Simon Cowell opens up on how therapy helped him overcome stress
Simon Cowell has spoken about the stress he endured during years of making shows like X factor and Britain's Got Talent.
Speaking at the Advertising Week Europe event in London, he explained how he saw himself as talentless in the early days and how difficult it was financially.
Simon said "Once I started to make some money, I bought a Porsche, bought a house. By the time I was 28, I was broke and I had to go back and live with my parents".
He began to realise success doesn't come overnight, you had to stick with your plans and move forward.
"What it taught me was that I was rushing. I wanted everything to happen overnight. If you're not born with a talent, you learn, you watch, you listen, and then you learn from your mistakes and your successes."
Britain's Got Talent was a prime example as when presenting it to producers they didn't like it. Simon had to go back to the drawing board and start again, Three years later he had a hit show.
As we know, both shows turned into monumental successes but this brought Simon more problems as he stressed about the ratings.
About a year ago Simon decided it was time to see a therapist about his stress problem.
Saying: 'I wish I'd done it 20 years ago, because this is a very stressful business.'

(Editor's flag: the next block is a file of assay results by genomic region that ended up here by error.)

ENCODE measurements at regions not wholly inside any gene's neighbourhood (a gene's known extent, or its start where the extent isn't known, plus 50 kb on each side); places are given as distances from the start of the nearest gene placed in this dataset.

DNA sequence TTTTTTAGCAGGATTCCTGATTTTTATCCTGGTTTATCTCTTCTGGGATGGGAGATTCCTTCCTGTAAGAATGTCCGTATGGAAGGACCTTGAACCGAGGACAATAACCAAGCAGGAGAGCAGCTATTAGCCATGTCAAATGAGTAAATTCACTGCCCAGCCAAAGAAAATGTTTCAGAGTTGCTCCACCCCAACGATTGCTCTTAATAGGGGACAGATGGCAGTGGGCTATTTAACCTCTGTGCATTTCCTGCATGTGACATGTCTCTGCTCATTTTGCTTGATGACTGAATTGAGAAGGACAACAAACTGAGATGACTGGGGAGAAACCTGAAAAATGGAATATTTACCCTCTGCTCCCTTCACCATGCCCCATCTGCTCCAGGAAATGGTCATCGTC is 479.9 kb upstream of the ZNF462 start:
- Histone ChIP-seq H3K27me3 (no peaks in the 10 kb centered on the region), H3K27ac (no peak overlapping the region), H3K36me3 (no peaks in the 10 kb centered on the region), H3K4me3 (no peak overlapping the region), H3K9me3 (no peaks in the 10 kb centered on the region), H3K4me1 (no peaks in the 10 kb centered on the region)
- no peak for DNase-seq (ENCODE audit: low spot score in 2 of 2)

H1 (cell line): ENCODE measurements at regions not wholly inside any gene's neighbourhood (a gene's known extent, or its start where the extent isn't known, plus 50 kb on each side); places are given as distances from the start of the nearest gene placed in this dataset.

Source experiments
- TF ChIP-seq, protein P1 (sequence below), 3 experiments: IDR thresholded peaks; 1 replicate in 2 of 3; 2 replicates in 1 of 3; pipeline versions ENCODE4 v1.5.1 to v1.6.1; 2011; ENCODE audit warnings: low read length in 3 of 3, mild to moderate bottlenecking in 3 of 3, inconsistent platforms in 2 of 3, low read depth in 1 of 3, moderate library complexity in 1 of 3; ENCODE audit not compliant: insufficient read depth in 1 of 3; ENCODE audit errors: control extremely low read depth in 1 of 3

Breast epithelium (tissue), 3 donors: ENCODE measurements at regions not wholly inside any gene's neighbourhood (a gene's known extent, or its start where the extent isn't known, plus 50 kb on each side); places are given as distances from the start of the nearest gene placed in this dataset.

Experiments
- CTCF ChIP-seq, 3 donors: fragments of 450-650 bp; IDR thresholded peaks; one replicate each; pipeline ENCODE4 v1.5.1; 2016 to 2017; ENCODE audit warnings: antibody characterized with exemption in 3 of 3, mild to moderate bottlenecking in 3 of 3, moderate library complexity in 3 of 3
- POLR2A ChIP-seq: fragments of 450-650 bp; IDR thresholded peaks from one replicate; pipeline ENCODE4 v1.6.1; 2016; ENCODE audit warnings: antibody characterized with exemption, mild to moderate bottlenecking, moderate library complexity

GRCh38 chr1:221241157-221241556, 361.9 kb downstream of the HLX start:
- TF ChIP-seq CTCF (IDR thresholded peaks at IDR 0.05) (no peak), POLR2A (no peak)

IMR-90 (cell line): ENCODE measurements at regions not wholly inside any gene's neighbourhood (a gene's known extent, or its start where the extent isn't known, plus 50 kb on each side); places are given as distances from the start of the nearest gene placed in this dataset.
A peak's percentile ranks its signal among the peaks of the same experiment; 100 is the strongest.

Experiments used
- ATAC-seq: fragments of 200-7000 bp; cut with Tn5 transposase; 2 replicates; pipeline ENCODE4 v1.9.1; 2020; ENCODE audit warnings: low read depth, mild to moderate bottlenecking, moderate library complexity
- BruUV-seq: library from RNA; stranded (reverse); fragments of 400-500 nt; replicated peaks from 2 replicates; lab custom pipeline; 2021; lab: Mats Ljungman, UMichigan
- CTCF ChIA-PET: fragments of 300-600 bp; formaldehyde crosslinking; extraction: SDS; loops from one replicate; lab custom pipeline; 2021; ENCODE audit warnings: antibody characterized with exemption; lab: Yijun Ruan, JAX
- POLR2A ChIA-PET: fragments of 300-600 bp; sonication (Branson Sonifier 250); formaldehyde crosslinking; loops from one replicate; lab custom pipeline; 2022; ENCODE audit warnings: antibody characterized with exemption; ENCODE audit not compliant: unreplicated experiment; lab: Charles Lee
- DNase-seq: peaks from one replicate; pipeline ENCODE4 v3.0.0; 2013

He said: 'Having an outlet once a week where you can just talk in what I call a safe space and just talk about how you're feeling and no-one's judging you... I would say to anybody, just do it.
'It's nothing to be ashamed of. It's like exercising your brain, in the same way you exercise your body.'
'I think it was a very American thing years ago, "I'm seeing my therapist" and as Brits we never quite understood that. 'But, no, these people are really great people and they're trained and their job is to make you work out what you think is a problem and they tell you it's not quite the problem you think it is.'
He joked that his therapy sessions would 'be the best reality show in the world', adding, 'the couple's one in particular, trust me. Everything's about perspective. There's always people who will do better than you and people who may not do as well as you. And you've just got to find your balance, where you feel comfortable.'
He admitted that his obsession with TV ratings for his shows had not helped his well-being. 'I used to be obsessed with the ratings. Now, I don't look at ratings. I just look at what we're making and if I think it's good, that is enough for me.'
He added: 'But I think if you're driven just by numbers, it will actually drive you, seriously, nuts. And it started to drive me nuts.'